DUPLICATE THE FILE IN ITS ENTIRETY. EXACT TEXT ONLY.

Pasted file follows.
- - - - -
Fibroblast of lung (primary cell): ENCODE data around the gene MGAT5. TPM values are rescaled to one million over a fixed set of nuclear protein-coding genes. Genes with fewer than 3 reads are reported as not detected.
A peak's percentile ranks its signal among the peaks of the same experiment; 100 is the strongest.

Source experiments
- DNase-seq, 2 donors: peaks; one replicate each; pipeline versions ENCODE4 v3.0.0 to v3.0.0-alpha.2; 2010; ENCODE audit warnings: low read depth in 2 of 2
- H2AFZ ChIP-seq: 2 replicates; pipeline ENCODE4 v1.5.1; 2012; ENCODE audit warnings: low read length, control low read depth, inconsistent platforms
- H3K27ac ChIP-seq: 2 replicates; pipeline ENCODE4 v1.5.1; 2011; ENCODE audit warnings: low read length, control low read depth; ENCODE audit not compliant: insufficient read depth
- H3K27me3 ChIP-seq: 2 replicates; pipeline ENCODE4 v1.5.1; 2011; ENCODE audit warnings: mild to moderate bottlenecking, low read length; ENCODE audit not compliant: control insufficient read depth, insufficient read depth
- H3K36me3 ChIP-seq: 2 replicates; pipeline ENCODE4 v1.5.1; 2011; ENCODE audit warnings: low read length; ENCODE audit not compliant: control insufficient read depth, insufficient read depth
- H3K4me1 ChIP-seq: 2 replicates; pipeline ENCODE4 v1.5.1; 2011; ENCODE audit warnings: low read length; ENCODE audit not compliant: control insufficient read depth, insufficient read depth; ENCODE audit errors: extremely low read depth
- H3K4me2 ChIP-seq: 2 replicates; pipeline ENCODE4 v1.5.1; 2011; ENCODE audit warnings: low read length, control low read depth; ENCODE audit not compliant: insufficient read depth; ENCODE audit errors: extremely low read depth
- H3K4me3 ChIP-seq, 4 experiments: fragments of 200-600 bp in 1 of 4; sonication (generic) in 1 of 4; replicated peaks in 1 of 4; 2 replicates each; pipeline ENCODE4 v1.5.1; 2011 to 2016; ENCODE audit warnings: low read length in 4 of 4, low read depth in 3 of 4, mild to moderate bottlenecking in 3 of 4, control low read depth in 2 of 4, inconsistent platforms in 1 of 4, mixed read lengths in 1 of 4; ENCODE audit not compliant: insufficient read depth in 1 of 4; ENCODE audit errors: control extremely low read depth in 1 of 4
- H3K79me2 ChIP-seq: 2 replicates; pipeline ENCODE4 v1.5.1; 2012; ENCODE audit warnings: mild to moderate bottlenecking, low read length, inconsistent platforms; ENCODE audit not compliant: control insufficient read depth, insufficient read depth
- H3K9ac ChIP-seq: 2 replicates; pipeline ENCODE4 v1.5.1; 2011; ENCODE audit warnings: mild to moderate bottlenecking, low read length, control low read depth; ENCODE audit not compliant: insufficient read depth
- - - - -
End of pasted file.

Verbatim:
Fibroblast of lung (primary cell): ENCODE data around the gene MGAT5. TPM values are rescaled to one million over a fixed set of nuclear protein-coding genes. Genes with fewer than 3 reads are reported as not detected.
A peak's percentile ranks its signal among the peaks of the same experiment; 100 is the strongest.

Source experiments
- DNase-seq, 2 donors: peaks; one replicate each; pipeline versions ENCODE4 v3.0.0 to v3.0.0-alpha.2; 2010; ENCODE audit warnings: low read depth in 2 of 2
- H2AFZ ChIP-seq: 2 replicates; pipeline ENCODE4 v1.5.1; 2012; ENCODE audit warnings: low read length, control low read depth, inconsistent platforms
- H3K27ac ChIP-seq: 2 replicates; pipeline ENCODE4 v1.5.1; 2011; ENCODE audit warnings: low read length, control low read depth; ENCODE audit not compliant: insufficient read depth
- H3K27me3 ChIP-seq: 2 replicates; pipeline ENCODE4 v1.5.1; 2011; ENCODE audit warnings: mild to moderate bottlenecking, low read length; ENCODE audit not compliant: control insufficient read depth, insufficient read depth
- H3K36me3 ChIP-seq: 2 replicates; pipeline ENCODE4 v1.5.1; 2011; ENCODE audit warnings: low read length; ENCODE audit not compliant: control insufficient read depth, insufficient read depth
- H3K4me1 ChIP-seq: 2 replicates; pipeline ENCODE4 v1.5.1; 2011; ENCODE audit warnings: low read length; ENCODE audit not compliant: control insufficient read depth, insufficient read depth; ENCODE audit errors: extremely low read depth
- H3K4me2 ChIP-seq: 2 replicates; pipeline ENCODE4 v1.5.1; 2011; ENCODE audit warnings: low read length, control low read depth; ENCODE audit not compliant: insufficient read depth; ENCODE audit errors: extremely low read depth
- H3K4me3 ChIP-seq, 4 experiments: fragments of 200-600 bp in 1 of 4; sonication (generic) in 1 of 4; replicated peaks in 1 of 4; 2 replicates each; pipeline ENCODE4 v1.5.1; 2011 to 2016; ENCODE audit warnings: low read length in 4 of 4, low read depth in 3 of 4, mild to moderate bottlenecking in 3 of 4, control low read depth in 2 of 4, inconsistent platforms in 1 of 4, mixed read lengths in 1 of 4; ENCODE audit not compliant: insufficient read depth in 1 of 4; ENCODE audit errors: control extremely low read depth in 1 of 4
- H3K79me2 ChIP-seq: 2 replicates; pipeline ENCODE4 v1.5.1; 2012; ENCODE audit warnings: mild to moderate bottlenecking, low read length, inconsistent platforms; ENCODE audit not compliant: control insufficient read depth, insufficient read depth
- H3K9ac ChIP-seq: 2 replicates; pipeline ENCODE4 v1.5.1; 2011; ENCODE audit warnings: mild to moderate bottlenecking, low read length, control low read depth; ENCODE audit not compliant: insufficient read depth